“Mom, am I what you were?” asks my ten year old child.

“What are you?” I reply.

“What were you?” he responds.

            Fathers and daughters, husbands and wives, sons and mothers. We are defined by our relationships – a web of articulated bonds.

            I learned about the “Maradona” from my soccer-crazed younger son. Named after a famous Argentinian soccer player, it’s a move that involves faking to your right while kicking the ball with your left foot. Or something like that. I pretended to understand as my son flicked the ball, seemingly dancing on the field of green grass.

            What my sister and I grew up to fear most was failure. The inability to meet expectations. More specifically, the goals set by parents and family:

  • We must be a high-minded and productive member of society, ergo, a doctor, lawyer, teacher or, lower on the status pole, a social worker.
  • We must be philanthropical, which requires our being wealthy.
  • We must be the best, code for the smartest in the room.
  • We must be a mentsch, but also pleasing to the eye.
  • We must conquer the world, but in a nice way.
  • And, most important of all, we must be more successful than the children of their friends.

So what my sister and I came to dread, most of all, was being mediocre. When you are a child of Holocaust survivors, plain living is a denouement. Bleeding gums is not a tragedy. Although, my family heirloom, passed down to me from my mother – were my grandmother’s dentures, the only keepsake my mother could sneak into her pocket as her mother lay dying in Auschwitz. The specter of my mother weighing 80 pounds at the time of her liberation – what am I to do with that image knocking around in my head? Or seeing her agonize over her guilt at outliving her two sons, aged four and six, taken out to a field and shot as she, along with the remaining Jews in her town’s ghetto, were loaded onto trains during the final deportation to Treblinka.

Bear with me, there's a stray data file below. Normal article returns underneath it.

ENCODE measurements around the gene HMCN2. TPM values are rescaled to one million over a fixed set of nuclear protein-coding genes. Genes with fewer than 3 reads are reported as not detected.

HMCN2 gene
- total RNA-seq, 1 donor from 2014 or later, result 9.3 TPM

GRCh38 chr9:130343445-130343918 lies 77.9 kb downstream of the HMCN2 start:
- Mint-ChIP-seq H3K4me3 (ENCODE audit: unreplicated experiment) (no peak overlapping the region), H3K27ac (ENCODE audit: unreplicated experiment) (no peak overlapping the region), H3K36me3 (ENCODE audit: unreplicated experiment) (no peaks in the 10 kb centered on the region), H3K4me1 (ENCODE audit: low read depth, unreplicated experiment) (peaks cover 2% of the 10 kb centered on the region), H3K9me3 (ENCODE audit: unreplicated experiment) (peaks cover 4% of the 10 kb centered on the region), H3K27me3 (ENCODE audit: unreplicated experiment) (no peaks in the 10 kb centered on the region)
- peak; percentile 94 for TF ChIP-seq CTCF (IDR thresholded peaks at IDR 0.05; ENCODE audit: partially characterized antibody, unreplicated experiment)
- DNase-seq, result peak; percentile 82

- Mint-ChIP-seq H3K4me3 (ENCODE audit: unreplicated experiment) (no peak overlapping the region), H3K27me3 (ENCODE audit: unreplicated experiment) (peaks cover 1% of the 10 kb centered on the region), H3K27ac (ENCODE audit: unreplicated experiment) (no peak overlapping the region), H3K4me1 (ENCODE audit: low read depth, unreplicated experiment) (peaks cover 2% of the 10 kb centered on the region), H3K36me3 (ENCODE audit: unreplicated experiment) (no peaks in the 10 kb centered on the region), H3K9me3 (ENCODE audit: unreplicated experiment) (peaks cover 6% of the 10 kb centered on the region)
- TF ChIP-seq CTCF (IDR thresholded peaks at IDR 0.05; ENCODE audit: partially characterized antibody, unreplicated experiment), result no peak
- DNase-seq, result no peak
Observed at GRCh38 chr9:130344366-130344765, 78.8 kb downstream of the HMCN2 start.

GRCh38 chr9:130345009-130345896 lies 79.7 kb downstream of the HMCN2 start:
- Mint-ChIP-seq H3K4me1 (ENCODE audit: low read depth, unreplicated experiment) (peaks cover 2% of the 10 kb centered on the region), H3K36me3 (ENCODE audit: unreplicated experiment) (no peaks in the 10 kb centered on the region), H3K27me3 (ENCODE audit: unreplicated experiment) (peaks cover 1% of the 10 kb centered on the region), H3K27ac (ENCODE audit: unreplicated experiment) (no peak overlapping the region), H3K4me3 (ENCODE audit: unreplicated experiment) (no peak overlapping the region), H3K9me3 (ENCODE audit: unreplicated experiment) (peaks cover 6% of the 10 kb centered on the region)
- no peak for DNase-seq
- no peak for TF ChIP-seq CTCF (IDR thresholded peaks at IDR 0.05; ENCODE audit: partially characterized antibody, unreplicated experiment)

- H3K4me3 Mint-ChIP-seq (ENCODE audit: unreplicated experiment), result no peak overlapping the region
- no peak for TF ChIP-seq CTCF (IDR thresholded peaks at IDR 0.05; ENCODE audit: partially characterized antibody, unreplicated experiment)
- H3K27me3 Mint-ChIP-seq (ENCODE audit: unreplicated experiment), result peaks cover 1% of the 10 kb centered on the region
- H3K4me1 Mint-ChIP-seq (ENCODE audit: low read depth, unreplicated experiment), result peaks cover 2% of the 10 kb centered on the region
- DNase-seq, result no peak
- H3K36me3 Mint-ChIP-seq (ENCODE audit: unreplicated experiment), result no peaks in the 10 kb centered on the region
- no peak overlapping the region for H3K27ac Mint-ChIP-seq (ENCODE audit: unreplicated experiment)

My parents met after liberation, in a DP camp in Germany. Two lost souls, they found each other and, together, attempted to wend their way through a world of shadows and ghosts. They went on to have two children, my sister and me. The irony was in my recognition, early in life, that, but for Hitler, I would not have been born. My existence shaped by hearing my mother’s cries at night, wracked by the shame of having survived and, in so doing, wanting children again. Her ambivalence at having been given a second chance at being a mother.

My parents immigrated to the States, landed in New York City in 1950. They wound up running a restaurant in the basement of a magnificent Beaux-Art mansion on the corner of Madison Avenue and 78th street. They were handed this opportunity by the Jewish Labor Bund. The building was owned by the Atran Foundation and housed various Jewish charities and philanthropies. The idea was to have a cafeteria that would feed the inhabitants of the place. But, through the years, news of my mother’s succulent roast chicken and sumptuous mushroom barley soup spread among the gallery and boutique owners of the Upper East Side, so that, with time, well-dressed doyennes of Fifth Avenue mixed with staff from the Metropolitan Museum of Art, Jewish artists and socialists,  and hungry students from the art institute down the block (to whom my mother would serve a heaping bowl of soup and chunk of bread for fifty cents) all crowded into the cafeteria. Everyone, as equals, seated around small tables covered with red-and-white checked tablecloths, cigarette smoke hovering over conversations occurring in a babel of languages, from Yiddish to English to French to Italian to German.

My sister and I helped, in the kitchen, washing thousands of dishes by hand. There were three sinks – one to spray the dishes, the second to soak them in soapy water, the third to rinse them in boiling hot clean water. We would then stack the dishes on wooden tracks to dry, beads of perspiration forming on their surfaces. 

“The dishes are crying,” my father would say. My father – a poet. Go figure. This was my world, one my own children will never know, could not fathom. The birth of my consciousness.